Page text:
Terry Fisher invited me to Washington State Youth Soccer’s AGM, which was a few days after President Trump fired James Comey. That day concluded a two-month stretch of non-stop interviews and research travel, so I built in a seven-day break to drive backroads south to Walnut Creek, California, to meet Derek Liecty.
On the way down I scheduled a meeting with Lothar Osiander for two days prior to my meeting with Derek. When I interviewed Derek, he asked if I’d have interest in speaking with Ernie, Jeremy, and Clay. “Absolutely.” He made a few phone calls and soon those meetings were arranged over the next two weeks.
In between, there was time for archival and field research because the interviews would not happen on consecutive days. So, I spent parts of eight days in a local library with a rich soccer archive, another tip from Derek.
And because you don’t schedule interviews on Sunday mornings, and because libraries are closed, you have a few hours to explore. There was morning sunshine and clear skies on the western side of the Bay that Sunday, and I found a little place in Redwood City for coffee and the paper. On the window was a poster giving notice that a Juventus youth club was holding trials that afternoon, with Hugo Perez listed as one of the club’s directors.
As I was leaving my car to walk to the fields, Hugo pulled up, parking next to me. I introduced myself, told him what I was doing, why I was there, and asked to contact him later to arrange an interview. So it was that I saw his Development Academy tryouts on June 4, then met him to interview the next Wednesday.
On May 21, only an interview with Derek was scheduled. Two weeks later, I had met Lothar twice, Jeremy twice, met Mr. Berling in Carmel, Mr. Feibusch in San Francisco, had time for field research and several days in a great library.
In the meantime, Hank Steinbrecher returned my call and we met five days later in Tucson.
You couldn’t make such a thing up -- and it’s a great example of why you drive. It happened many times and starts to explain why I stayed on the road almost two years straight.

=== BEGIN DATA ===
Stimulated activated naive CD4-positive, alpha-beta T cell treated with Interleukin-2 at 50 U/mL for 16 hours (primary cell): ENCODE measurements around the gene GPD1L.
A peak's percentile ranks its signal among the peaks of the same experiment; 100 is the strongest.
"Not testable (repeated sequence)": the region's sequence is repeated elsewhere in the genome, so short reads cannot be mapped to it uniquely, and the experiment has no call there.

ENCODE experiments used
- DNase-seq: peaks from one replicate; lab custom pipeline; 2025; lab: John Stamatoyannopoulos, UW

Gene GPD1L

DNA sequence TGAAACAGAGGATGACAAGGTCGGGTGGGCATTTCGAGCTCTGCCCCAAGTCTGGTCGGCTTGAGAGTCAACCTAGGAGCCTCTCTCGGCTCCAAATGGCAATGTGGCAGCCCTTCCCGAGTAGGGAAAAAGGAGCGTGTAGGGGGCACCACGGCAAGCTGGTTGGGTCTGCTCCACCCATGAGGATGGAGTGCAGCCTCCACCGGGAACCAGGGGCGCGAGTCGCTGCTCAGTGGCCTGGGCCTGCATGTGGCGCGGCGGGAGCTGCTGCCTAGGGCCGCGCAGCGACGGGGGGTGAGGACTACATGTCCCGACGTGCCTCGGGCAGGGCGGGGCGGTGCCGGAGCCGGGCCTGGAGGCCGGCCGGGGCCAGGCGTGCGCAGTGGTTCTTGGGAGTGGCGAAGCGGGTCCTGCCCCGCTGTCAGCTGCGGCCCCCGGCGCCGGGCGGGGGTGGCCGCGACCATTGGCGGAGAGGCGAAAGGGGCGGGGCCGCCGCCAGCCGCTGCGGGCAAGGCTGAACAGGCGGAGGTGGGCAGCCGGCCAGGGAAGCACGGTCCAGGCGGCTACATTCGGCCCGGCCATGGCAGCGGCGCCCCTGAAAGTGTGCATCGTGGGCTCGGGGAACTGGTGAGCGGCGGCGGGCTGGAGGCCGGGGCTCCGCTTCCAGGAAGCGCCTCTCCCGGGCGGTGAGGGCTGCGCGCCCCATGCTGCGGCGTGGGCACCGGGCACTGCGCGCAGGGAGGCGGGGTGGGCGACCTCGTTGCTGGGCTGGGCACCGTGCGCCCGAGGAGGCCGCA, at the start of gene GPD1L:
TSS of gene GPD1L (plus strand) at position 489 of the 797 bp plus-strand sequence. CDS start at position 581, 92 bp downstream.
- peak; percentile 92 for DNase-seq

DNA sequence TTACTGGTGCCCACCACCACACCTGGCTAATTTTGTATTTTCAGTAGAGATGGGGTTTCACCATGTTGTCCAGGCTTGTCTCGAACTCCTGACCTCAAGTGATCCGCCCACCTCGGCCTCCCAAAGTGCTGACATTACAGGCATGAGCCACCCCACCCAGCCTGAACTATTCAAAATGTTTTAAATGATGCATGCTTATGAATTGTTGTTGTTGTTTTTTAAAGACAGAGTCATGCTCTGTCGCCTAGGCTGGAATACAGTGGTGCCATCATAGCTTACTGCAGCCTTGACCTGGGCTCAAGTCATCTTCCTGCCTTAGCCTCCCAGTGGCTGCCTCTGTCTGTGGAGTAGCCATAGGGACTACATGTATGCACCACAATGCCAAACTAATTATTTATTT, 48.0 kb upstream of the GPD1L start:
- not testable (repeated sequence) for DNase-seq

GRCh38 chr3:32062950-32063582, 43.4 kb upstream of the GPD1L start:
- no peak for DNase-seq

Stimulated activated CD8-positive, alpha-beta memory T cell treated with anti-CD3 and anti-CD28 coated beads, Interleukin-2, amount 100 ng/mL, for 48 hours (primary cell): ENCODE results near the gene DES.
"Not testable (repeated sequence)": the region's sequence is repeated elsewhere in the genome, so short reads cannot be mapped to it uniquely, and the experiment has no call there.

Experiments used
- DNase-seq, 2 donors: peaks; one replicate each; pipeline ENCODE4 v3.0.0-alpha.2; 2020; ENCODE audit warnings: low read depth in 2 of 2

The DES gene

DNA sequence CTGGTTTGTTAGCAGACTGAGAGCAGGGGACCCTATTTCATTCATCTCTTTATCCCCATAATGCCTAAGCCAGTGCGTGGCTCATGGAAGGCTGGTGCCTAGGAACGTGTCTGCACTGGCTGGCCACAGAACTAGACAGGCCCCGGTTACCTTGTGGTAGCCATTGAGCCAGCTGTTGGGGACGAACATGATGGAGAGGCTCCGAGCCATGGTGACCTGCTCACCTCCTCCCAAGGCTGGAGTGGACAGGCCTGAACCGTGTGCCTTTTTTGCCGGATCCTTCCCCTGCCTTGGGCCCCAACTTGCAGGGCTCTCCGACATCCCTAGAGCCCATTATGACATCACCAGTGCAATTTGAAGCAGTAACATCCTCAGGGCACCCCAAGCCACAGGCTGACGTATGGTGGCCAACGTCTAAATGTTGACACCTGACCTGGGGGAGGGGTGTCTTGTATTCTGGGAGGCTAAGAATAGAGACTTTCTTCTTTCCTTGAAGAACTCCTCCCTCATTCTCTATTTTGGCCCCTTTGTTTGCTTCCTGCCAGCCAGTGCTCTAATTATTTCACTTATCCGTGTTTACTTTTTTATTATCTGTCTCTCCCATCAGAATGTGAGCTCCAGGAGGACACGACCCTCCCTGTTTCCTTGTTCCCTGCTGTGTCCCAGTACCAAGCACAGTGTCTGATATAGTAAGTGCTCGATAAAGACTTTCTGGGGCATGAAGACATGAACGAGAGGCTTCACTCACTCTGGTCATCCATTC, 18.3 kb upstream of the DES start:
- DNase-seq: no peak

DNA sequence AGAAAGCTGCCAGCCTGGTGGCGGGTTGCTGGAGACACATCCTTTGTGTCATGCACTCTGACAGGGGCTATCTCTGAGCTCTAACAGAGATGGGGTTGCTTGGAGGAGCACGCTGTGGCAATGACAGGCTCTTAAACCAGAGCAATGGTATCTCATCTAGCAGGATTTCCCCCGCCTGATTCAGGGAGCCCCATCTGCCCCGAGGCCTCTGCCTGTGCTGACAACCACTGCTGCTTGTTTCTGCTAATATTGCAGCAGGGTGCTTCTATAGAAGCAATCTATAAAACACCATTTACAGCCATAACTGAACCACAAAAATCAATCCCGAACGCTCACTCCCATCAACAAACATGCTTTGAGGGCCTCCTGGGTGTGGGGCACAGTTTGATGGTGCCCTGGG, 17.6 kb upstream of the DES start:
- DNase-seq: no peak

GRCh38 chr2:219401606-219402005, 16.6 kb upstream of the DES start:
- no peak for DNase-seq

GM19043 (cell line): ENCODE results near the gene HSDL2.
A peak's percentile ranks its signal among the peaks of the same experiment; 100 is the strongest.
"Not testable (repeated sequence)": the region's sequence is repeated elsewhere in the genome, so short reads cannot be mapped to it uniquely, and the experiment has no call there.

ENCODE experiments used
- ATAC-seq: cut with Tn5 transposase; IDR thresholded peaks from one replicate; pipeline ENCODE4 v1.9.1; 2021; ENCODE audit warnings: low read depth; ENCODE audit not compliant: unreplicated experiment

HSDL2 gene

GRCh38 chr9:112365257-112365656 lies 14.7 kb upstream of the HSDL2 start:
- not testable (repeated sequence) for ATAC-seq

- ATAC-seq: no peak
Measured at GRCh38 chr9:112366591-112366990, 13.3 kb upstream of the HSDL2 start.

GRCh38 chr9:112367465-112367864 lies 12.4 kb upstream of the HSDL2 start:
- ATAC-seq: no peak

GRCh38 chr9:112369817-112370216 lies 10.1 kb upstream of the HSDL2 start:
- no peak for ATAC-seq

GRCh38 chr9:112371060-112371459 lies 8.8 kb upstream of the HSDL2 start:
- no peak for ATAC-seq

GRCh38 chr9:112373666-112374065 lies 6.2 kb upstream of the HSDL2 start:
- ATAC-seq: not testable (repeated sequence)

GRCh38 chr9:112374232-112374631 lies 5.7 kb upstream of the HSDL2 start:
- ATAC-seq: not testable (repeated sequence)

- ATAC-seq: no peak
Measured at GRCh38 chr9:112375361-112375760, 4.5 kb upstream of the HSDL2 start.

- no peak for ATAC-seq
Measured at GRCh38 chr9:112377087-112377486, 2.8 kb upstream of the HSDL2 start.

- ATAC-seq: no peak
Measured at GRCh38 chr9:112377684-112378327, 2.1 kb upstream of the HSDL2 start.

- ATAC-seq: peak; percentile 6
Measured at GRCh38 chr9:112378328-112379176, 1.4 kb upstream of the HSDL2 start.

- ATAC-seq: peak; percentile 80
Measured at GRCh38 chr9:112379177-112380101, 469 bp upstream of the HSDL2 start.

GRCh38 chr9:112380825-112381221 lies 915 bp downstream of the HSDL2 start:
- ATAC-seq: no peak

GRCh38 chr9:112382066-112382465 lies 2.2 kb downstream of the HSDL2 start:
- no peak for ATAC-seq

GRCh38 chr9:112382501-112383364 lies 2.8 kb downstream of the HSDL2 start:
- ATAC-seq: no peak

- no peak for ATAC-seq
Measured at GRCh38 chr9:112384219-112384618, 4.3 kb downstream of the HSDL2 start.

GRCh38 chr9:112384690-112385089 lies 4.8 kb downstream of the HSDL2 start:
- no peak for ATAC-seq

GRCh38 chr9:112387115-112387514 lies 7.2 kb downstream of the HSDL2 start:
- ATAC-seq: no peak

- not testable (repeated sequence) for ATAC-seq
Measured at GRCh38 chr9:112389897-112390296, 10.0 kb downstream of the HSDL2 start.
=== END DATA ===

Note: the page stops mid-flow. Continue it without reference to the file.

SA: In most cases, you met at their homes, right? How much did that add to the experience?
WILLIAM GORDON: In many cases, yes, the builders invited me to their homes. The drive to meet them, through the neighborhood, seeing the homes, all the little things that furnishings and mementos reveal -- it’s all deeply humbling and adds a very human element to the interview.
SA: Any particularly impressive memorabilia?
WILLIAM GORDON: The new National Soccer Hall of Fame has a few old national team uniforms that made quite an impression, and my visit was deeply and unexpectedly felt.
Every piece of personal memorabilia leaves an impression because there’s a reason it’s been kept, and it’s very compelling to hear why.
The most surprising thing I saw is our federation’s first European cup, a small gift which sits in an archive in Edwardsville, Illinois. The gift was to Thomas Cahill, U.S. Soccer’s first secretary and the person most responsible for stitching together the far-flung associations to start the United States Soccer Football Association in 1913, which now is U.S. Soccer. Cahill took a national team on our first European trip in 1916, to Norway and Sweden, and our hosts honored the team with this cup. Captain Thomas Swords wrote to John Fernley, second USSFA President, requesting the cup be given to Cahill as reward for his “faithfull and untireing efforts” [sic].
SA: Were people generally enthusiastic about speaking with you?